Milkweed plays a big role attracting monarchs at the Public Library’s pollinator garden.

So, there is a large task ahead, especially for us in the Midwest, because the Midwest is where the huge losses occurred, and the Midwest is considered the monarch’s core breeding range.  In fact, a stable isotope analysis has shown that, historically, the majority of overwintering monarchs came from the Midwestern corn belt.

So!

Urban/suburban Gardeners! Let us pick up our trowels!  In a world full of complicated questions, here is a simple question: Can you plant more milkweed?  And more importantly, can you think of two neighbors and three or more friends that you can convince to plant common milkweed?  Milkweed is needed not just in native plant enthusiasts’ yards, but in many yards, across the city, all the parks and empty lots, grocery store parking lots, along our city roadsides, in the medians, traffic circles, churches, libraries, every single school. Oh, the list goes On.  Widespread, chemical free milkweed (and nectar flowers), in town. This is our job.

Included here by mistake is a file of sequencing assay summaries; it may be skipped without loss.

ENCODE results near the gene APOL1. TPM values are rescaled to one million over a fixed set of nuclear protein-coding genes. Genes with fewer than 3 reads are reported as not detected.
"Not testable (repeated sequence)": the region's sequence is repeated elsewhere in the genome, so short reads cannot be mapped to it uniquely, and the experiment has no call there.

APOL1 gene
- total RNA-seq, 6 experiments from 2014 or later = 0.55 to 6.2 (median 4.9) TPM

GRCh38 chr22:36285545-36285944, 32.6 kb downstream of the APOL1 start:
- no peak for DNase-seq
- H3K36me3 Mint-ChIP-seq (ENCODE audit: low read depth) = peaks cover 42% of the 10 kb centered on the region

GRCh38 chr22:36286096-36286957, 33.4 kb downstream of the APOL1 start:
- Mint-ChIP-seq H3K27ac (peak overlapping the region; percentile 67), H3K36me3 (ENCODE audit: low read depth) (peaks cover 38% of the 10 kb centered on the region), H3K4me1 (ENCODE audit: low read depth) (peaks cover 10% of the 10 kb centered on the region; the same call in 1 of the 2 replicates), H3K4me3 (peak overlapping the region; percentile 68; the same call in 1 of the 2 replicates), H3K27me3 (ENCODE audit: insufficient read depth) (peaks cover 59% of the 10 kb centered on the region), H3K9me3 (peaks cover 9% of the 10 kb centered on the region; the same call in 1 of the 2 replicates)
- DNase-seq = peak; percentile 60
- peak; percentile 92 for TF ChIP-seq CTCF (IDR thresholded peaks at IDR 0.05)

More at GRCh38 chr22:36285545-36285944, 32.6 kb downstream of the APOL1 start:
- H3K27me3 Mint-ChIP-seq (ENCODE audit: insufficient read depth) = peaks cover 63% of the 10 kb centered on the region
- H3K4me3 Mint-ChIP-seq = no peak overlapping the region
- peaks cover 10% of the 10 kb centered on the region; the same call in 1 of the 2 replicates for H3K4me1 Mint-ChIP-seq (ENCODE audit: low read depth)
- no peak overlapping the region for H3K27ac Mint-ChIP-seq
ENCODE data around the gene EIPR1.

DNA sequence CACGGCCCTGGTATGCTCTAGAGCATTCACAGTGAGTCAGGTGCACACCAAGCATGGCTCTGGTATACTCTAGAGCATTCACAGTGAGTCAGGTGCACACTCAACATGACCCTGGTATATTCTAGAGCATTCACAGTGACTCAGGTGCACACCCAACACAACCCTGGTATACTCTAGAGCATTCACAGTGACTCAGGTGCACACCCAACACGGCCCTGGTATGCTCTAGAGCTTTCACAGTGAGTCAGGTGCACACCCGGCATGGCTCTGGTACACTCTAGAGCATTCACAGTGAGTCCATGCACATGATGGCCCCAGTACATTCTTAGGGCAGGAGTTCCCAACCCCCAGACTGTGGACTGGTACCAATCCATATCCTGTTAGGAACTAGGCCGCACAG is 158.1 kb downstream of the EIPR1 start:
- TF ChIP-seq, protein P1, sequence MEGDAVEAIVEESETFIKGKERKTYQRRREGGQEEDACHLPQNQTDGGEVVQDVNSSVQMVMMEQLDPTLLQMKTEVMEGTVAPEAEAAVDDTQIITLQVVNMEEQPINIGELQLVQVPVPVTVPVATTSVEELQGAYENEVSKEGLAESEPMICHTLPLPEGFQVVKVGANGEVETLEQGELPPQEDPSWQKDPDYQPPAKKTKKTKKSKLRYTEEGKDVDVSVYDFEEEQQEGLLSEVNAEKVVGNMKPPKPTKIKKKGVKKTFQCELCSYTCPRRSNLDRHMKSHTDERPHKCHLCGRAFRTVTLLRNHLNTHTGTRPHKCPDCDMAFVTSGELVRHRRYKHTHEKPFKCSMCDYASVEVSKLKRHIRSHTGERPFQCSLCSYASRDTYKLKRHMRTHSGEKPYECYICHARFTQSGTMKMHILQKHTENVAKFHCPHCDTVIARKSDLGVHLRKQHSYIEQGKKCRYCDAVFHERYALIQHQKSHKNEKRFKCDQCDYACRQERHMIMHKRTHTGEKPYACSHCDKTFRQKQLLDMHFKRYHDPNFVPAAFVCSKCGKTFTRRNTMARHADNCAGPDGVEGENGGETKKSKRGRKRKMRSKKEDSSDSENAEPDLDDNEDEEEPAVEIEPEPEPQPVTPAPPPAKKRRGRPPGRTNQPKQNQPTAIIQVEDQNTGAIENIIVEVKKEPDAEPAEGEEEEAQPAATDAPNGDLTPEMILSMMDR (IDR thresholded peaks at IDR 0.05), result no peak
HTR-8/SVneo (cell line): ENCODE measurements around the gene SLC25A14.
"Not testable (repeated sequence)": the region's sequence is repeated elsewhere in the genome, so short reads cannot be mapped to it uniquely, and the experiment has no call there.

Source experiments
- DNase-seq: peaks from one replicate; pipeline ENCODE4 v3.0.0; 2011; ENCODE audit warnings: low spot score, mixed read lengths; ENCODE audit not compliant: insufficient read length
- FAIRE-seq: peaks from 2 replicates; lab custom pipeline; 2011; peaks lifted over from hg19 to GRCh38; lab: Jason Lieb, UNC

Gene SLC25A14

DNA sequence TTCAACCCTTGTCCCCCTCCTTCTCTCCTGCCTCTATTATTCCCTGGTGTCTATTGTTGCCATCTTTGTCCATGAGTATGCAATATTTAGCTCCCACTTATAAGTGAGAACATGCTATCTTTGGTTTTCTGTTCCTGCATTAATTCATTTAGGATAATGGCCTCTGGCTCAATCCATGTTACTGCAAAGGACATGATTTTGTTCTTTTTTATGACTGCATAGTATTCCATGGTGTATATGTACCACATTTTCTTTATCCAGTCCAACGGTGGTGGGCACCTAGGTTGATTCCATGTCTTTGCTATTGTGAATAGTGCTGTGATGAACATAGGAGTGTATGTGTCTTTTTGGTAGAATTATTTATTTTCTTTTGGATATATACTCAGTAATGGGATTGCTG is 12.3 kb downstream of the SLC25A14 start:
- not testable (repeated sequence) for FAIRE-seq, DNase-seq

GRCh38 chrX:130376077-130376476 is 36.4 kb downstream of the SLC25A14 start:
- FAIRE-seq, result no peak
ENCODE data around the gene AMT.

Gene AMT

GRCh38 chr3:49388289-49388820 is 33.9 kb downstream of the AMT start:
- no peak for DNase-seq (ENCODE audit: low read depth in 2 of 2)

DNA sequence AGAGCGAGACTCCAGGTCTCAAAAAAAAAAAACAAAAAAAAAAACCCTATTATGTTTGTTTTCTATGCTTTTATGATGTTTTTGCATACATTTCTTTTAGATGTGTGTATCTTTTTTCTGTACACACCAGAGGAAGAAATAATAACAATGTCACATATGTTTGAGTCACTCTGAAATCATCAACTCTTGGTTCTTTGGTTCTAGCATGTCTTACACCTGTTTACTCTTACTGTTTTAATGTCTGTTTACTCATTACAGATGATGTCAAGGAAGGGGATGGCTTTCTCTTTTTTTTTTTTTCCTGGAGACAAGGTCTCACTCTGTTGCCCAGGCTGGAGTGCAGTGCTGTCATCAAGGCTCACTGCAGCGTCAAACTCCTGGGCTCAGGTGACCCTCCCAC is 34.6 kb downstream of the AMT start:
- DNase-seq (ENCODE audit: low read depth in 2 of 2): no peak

But we don’t have to plant milkweed alone. There are many organizations working to save monarchs and pollinators. And importantly, there is a wonderful organization helping to create partnerships and provide coordination for this huge, multifaceted conservation effort, the Monarch Joint Venture. If you feel like getting to work, finding a local group, planting some milkweed, planting some nectar plants for migration (can’t forget those!), their website is a great place to find resources or find a group to work with.

Resources:

Restoring monarch butterfly habitat in the Midwestern US: ‘all hands on deck.’ Wayne E Thogmartin et al 2017 Environ. Res. Lett. 12 074005